2014 GSA Annual Meeting in Vancouver, British Columbia (19–22 October 2014)

Paper No. 106-5
Presentation Time: 9:00 AM


POHL, Alexandre1, DONNADIEU, Yannick1, LE HIR, Guillaume2, DUMAS, Christophe1, LADANT, Jean-Baptiste1, BUONCRISTIANI, Jean-François3 and VENNIN, Emmanuelle3, (1)Laboratoire des Sciences du Climat et de l'Environnement (LSCE), L'Orme des Merisiers, Batiment 701, Gif-sur-Yvette, 91191, France, (2)Institut de physique du globe de Paris, 1 rue jussieu, Paris, 75005, France, (3)Laboratoire Biogéosciences, 6 Bd Gabriel, Dijon, 21000, France

The Late Ordovician Hirnantian is characterized by the onset of large ice-sheets on the supercontinent Gondwana. The mechanisms permitting to enter glacial conditions at that time are still debated but the best hypotheses consider today a CO2 drop. Several studies used climate modeling to determine the CO2 threshold required to trigger glaciation. The last one dates now from more than 10 years ago. Here, we propose to investigate the response of the Ordovician climate to a CO2 decrease with an Earth system model accounting for the ice-sheet feedbacks.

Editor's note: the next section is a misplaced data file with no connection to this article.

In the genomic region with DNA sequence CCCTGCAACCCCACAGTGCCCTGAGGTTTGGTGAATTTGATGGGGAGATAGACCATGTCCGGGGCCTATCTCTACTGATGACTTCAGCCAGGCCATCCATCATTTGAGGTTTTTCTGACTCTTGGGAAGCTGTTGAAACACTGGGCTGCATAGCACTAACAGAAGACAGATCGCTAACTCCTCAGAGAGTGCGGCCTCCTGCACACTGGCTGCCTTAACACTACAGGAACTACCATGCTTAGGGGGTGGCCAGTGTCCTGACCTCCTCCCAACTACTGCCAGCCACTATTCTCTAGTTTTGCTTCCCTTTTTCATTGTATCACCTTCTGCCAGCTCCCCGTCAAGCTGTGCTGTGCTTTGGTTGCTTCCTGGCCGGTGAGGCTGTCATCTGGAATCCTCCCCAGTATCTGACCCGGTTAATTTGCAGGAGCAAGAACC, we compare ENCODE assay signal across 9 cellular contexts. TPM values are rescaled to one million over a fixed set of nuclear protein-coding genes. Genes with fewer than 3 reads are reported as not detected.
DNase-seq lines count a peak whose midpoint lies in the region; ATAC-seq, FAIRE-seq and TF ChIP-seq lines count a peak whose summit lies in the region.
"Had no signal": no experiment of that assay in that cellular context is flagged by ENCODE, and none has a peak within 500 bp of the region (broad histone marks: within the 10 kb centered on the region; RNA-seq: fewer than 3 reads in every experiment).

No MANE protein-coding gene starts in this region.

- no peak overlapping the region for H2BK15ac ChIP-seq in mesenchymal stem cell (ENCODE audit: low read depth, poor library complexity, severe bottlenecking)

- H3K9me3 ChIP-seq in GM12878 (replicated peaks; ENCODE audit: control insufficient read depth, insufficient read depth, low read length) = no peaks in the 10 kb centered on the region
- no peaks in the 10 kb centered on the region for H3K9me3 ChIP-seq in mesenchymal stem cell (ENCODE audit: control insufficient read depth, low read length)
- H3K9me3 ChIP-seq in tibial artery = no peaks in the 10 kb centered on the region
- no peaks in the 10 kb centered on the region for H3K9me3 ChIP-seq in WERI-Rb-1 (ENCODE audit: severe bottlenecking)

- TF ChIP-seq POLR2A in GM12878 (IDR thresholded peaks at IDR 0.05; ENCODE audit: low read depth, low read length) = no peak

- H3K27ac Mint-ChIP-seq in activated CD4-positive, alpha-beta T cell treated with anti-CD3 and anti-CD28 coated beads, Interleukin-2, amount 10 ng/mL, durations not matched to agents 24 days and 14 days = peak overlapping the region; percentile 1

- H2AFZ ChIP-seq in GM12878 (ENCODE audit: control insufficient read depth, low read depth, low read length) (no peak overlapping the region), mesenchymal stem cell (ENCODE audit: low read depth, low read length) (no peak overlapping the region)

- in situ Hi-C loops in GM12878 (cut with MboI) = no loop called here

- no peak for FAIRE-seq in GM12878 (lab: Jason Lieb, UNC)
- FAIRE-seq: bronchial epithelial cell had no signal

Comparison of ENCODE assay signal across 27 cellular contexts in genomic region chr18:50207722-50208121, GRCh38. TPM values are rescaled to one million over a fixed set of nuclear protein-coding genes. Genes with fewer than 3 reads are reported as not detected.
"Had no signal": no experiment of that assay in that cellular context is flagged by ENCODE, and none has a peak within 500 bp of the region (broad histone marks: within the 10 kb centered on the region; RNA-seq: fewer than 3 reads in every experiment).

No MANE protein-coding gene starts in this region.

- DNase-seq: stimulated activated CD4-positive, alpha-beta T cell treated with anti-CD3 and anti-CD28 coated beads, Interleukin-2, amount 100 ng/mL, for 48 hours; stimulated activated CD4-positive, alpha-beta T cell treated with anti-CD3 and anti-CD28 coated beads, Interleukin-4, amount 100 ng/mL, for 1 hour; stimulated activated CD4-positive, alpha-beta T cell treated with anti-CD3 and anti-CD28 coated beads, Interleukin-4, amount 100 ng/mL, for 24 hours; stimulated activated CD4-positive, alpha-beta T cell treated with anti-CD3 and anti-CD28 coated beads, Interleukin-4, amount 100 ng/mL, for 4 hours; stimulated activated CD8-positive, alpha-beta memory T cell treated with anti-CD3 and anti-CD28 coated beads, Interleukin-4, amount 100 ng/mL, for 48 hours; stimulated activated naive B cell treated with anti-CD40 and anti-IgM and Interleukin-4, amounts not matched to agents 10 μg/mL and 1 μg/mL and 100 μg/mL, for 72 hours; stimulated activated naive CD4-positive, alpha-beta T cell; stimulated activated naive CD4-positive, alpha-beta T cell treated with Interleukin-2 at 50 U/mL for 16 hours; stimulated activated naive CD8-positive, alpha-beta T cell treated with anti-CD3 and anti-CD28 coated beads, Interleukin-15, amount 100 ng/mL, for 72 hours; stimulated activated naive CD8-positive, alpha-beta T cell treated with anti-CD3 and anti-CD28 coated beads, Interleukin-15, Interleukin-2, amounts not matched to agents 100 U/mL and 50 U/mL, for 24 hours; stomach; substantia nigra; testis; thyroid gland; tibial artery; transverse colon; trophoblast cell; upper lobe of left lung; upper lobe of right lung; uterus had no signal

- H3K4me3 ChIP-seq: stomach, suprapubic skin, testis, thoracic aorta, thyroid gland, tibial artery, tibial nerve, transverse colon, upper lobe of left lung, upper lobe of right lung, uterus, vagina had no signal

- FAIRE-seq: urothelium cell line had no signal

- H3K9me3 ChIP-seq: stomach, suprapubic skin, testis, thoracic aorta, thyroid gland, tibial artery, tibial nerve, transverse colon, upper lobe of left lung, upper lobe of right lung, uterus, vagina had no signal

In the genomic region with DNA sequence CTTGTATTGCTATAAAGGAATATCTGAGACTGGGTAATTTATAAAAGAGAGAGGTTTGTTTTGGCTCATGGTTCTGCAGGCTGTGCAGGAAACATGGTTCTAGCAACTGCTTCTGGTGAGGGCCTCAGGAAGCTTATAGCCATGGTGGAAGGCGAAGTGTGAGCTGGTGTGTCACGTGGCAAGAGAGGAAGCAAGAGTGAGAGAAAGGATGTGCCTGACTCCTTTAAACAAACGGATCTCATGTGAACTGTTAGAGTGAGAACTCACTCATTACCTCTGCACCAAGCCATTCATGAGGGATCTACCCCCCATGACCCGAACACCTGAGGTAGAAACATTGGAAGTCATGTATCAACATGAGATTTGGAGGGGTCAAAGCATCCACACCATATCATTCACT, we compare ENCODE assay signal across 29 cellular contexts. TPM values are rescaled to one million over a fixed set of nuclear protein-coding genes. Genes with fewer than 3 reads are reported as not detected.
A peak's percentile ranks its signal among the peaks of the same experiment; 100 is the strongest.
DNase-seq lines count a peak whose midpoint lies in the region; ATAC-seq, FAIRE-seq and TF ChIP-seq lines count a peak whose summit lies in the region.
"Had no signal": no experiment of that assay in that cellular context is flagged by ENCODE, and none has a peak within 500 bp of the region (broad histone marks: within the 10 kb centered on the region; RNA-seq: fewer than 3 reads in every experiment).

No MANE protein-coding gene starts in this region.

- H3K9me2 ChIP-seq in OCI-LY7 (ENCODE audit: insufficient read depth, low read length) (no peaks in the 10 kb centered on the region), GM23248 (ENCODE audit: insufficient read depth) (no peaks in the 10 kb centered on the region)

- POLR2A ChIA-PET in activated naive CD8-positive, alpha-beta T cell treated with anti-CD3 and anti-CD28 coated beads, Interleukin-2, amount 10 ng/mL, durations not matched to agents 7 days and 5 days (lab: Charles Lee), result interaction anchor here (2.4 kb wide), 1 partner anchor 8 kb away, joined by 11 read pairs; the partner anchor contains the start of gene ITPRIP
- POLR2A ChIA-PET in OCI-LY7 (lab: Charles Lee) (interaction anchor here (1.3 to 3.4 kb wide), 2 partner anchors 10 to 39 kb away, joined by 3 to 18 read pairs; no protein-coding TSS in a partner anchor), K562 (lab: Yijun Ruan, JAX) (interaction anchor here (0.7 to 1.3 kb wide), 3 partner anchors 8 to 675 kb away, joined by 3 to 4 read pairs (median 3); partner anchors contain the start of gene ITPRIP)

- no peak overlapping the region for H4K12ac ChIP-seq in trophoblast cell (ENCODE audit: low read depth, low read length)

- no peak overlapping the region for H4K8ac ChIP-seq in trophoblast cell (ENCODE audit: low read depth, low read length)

Sensitivity tests with the ocean-atmosphere climate model FOAM are achieved for CO2 values ranging from 4480 to 560 ppm and with the Late Ordovician paleogeography. Contrary to what was previously shown based on simpler models, it is demonstrated that the temperature-CO2 relationship is highly non-linear when ocean dynamics is taken into account. For high CO2 values, climate is relatively warm, with no sea-ice in the Northern Hemisphere. When CO2 is slightly decreased (from 2240 ppm to 1680 ppm), global temperature falls by 9 K and sea-ice extends down to the mid-latitudes. That critical non-linearity potentially brings a new explanation to the Hirnantian glacial peak that does not require any sharp drop in CO2.

FOAM was then asynchronously coupled to the ice-sheet model GRISLI. By taking the feedback of the ice-sheet on global climate into account, continental-size ice-sheets are obtained for higher CO2 values than it was proposed so far. Our study supports the current vision of a long-lived glaciation with the persistence of South-Polar ice-sheets throughout most of the Ordovician.